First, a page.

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Although I have no special inside knowledge regarding the creation of “The Bye Bye Man,” I can harbor a fairly strong guess as to how it came about. A group of ambitious filmmakers gathered together with the express purpose of creating a truly unique horror film that would uphold the great traditions of the genre while still striking off in new and unexpected directions. After a couple of hours, they decided that was just too hard and chose instead to slap together a bunch of ideas shamelessly cribbed from other movies, and mix them together into a cinematic shrug of indifference that seems custom-made to be presented in empty theaters in the dead of January. At least I hope that’s how it came to be. To think that everyone here intended to make a movie this utterly lifeless and banal from the outset is infinitely more frightening than anything presented on screen.
Following the usual prologue chronicling a horrible event that will eventually be sort of explained, the film turns its focus to a trio of Wisconsin college students—Elliot (Douglas Smith), his girlfriend Sasha (Cressida Bonas) and his best pal John (Lucien Laviscount)—as they move in together off-campus in a run-down old house that they are somehow able to afford to rent even though it appear to be slightly roomier than the Overlook Hotel. Alas, they have barely settled in when weird things begin to happen. A classmate of Sasha’s offers to do a psychic cleansing of the place and senses a lot of bad mojo. Elliot begins hearing weird noises and is convinced that John is trying to steal Sasha from him. Sasha begins to develop an alarming cough. (To be fair, this just might be the inevitable resulting of spending the winter in Wisconsin.) A nightstand is found with the phrase “Don’t Say It. Don’t Think It” scribbled repeatedly inside of it along with a reference to something known as The Bye Bye Man.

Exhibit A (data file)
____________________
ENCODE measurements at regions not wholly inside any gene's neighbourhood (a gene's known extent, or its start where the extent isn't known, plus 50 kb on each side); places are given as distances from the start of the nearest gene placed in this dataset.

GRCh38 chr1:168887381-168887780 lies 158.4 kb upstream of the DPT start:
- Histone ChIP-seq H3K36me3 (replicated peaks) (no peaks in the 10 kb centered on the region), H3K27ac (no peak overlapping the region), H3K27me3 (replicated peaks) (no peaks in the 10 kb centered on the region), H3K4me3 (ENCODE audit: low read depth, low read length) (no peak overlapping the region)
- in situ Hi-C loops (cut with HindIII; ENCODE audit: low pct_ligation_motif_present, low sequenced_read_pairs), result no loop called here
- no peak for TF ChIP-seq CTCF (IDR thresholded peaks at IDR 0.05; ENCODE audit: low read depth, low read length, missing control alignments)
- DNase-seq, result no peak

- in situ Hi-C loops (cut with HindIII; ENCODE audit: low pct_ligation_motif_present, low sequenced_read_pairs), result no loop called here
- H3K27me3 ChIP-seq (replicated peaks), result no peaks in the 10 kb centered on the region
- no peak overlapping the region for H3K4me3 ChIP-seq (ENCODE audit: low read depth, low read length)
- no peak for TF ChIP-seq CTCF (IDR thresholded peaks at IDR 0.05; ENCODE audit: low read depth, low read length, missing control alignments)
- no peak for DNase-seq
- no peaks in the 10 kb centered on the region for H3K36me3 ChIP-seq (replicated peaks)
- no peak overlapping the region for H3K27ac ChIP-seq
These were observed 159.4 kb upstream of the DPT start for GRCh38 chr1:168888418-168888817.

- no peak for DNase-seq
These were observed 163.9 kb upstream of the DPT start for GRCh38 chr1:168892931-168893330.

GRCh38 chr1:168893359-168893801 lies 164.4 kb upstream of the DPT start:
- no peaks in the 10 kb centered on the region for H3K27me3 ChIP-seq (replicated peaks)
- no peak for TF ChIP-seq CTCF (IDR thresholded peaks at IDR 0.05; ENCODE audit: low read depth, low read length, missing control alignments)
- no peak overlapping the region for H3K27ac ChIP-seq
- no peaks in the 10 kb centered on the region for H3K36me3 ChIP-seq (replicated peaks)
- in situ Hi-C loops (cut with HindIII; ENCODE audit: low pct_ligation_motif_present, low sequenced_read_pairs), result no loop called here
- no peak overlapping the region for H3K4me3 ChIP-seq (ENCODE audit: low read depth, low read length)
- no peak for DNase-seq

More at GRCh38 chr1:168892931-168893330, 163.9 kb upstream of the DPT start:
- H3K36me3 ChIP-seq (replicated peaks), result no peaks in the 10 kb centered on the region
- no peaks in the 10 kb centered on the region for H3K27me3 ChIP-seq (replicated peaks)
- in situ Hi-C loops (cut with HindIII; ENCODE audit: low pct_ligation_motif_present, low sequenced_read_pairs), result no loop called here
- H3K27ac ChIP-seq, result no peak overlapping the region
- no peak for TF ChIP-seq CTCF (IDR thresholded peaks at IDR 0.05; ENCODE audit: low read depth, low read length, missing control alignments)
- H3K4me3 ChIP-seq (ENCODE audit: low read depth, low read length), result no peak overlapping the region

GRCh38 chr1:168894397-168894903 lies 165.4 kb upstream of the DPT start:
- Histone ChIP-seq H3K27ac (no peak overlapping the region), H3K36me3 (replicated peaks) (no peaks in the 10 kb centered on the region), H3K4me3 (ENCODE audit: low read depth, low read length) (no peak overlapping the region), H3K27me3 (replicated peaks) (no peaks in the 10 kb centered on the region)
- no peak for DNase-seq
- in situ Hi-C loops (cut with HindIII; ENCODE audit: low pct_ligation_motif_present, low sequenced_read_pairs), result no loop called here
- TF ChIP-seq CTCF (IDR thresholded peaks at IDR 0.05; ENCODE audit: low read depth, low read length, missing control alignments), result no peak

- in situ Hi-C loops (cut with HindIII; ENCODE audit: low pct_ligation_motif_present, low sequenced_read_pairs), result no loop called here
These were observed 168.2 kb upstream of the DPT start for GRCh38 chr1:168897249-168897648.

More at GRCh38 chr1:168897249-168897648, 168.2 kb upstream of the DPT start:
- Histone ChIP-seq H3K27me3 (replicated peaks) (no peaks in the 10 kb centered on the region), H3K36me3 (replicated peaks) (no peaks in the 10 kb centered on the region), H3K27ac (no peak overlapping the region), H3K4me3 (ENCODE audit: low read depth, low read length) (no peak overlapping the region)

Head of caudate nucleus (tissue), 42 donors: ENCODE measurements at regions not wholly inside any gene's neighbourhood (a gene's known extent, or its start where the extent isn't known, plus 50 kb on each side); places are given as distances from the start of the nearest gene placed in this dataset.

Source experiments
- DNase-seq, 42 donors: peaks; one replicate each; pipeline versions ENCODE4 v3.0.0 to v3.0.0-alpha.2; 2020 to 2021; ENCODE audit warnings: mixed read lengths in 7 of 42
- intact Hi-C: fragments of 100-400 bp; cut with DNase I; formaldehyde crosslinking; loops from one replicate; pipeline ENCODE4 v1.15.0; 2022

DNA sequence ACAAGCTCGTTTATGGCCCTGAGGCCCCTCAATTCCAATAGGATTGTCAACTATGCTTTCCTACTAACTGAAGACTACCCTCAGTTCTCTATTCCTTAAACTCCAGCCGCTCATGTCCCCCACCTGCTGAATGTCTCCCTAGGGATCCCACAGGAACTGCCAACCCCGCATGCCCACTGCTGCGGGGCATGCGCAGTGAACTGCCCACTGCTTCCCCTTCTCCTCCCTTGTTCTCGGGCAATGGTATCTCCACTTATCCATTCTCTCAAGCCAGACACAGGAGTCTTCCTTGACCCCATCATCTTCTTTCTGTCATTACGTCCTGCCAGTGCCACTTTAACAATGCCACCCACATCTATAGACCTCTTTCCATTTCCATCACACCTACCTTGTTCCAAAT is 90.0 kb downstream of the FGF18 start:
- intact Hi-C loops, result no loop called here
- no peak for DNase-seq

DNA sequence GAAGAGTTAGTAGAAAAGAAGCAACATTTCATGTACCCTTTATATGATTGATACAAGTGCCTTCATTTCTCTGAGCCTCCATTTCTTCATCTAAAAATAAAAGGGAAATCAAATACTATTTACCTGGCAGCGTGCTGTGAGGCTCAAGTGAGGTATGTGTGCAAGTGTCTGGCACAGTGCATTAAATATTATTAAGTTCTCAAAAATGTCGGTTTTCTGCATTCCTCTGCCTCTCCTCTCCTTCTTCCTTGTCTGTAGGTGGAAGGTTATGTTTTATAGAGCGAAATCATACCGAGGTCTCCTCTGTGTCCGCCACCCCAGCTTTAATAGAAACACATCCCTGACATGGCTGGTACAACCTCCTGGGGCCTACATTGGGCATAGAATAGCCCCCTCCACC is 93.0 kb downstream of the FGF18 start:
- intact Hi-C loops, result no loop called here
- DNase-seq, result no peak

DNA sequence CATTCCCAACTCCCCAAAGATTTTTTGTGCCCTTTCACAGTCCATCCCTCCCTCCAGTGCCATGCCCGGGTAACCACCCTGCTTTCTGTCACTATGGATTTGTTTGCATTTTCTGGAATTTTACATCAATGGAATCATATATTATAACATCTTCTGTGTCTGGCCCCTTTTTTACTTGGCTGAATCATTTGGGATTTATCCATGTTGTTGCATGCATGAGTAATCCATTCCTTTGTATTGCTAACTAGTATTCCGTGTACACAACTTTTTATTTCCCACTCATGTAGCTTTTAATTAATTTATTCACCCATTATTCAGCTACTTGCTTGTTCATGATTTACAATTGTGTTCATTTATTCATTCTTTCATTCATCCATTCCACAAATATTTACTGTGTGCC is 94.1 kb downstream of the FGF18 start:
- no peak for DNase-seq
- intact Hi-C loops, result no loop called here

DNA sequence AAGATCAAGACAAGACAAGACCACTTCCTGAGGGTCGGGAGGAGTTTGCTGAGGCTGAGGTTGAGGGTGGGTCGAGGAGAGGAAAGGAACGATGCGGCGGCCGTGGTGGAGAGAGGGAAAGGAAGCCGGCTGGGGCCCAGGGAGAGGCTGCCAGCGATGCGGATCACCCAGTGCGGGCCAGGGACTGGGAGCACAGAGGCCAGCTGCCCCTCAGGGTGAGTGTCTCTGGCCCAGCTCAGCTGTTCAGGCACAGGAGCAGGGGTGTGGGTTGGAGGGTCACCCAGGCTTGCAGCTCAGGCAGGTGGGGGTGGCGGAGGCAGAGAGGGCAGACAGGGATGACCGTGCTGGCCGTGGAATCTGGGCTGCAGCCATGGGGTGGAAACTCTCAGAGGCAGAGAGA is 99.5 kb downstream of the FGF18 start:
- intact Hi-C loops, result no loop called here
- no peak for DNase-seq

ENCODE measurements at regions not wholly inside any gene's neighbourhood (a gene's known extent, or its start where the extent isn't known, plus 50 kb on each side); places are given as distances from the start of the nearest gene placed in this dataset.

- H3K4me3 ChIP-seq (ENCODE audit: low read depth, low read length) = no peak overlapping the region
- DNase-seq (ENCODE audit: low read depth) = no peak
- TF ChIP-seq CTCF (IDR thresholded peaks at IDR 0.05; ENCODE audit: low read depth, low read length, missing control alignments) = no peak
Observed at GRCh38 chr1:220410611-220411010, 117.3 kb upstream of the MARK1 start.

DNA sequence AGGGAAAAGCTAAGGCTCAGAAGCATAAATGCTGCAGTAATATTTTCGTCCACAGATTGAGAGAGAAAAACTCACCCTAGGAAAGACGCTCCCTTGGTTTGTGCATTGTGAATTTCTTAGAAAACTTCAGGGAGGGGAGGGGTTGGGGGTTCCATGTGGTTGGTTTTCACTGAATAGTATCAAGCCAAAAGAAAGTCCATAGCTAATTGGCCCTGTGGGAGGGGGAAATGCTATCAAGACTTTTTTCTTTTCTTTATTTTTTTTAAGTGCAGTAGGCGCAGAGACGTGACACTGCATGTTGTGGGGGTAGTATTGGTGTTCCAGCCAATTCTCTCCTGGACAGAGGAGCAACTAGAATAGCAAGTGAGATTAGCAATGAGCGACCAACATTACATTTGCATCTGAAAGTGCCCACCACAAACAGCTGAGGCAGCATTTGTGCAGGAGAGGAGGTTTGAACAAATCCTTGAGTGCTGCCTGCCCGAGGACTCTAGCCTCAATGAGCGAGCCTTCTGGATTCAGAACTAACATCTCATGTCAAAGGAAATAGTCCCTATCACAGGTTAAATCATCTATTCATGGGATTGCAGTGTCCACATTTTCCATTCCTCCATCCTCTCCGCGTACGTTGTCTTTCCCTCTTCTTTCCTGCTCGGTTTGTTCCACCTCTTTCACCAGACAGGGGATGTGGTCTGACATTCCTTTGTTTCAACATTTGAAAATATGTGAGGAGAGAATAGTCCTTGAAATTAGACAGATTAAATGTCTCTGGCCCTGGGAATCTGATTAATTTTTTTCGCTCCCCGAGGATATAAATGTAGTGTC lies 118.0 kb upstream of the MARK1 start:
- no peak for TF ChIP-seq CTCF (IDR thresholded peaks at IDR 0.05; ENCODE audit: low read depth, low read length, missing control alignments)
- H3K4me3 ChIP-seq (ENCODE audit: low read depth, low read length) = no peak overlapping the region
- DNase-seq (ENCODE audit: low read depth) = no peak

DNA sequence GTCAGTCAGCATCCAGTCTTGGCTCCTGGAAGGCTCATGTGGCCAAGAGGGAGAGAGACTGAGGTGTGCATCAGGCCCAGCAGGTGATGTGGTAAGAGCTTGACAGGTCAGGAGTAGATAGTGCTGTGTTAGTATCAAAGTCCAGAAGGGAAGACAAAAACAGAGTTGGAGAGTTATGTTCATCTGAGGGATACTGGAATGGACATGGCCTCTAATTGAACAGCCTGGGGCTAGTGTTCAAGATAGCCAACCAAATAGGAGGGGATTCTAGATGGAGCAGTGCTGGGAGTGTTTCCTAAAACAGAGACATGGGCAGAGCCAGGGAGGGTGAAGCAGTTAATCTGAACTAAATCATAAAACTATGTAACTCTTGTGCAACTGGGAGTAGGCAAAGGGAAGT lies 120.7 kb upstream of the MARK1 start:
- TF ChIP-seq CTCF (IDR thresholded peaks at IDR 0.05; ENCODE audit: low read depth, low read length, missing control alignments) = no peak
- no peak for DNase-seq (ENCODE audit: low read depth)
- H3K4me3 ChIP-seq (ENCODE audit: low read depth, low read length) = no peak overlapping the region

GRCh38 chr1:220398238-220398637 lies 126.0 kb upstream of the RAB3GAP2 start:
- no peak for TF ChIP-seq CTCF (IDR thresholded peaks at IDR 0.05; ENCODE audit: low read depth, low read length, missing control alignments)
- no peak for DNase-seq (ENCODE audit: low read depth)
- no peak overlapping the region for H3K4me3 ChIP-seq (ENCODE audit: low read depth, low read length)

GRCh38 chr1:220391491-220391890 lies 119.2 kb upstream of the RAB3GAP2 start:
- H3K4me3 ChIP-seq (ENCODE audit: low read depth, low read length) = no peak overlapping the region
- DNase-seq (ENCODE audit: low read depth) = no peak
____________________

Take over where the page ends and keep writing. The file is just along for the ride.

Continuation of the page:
As the weirdness continues, Elliot begins to investigate what is going on with him and his friends. With the help of perhaps the most overly solicitous librarian (Cleo King) in screen history, he finally gets to the bottom of things. Apparently, the Bye Bye Man is a malevolent spirit that can be summoned simply by speaking his name only once—when that happens, it gets into your mind and causes its victims to see things that aren’t really there as a way of driving them to madness and murder. This is clearly an unstoppable force with unimaginable powers and therefore it only takes Elliot a few minutes before he figures out a way to fight it off. But will it be enough to help save him and his friends? More importantly, is there any chance that they will be able to get their security deposit back as well? (You may laugh, but the scariest line of dialogue is when Sasha complains to the guy they are renting from about all the weird things going on and he replies, “You did sign a lease.”)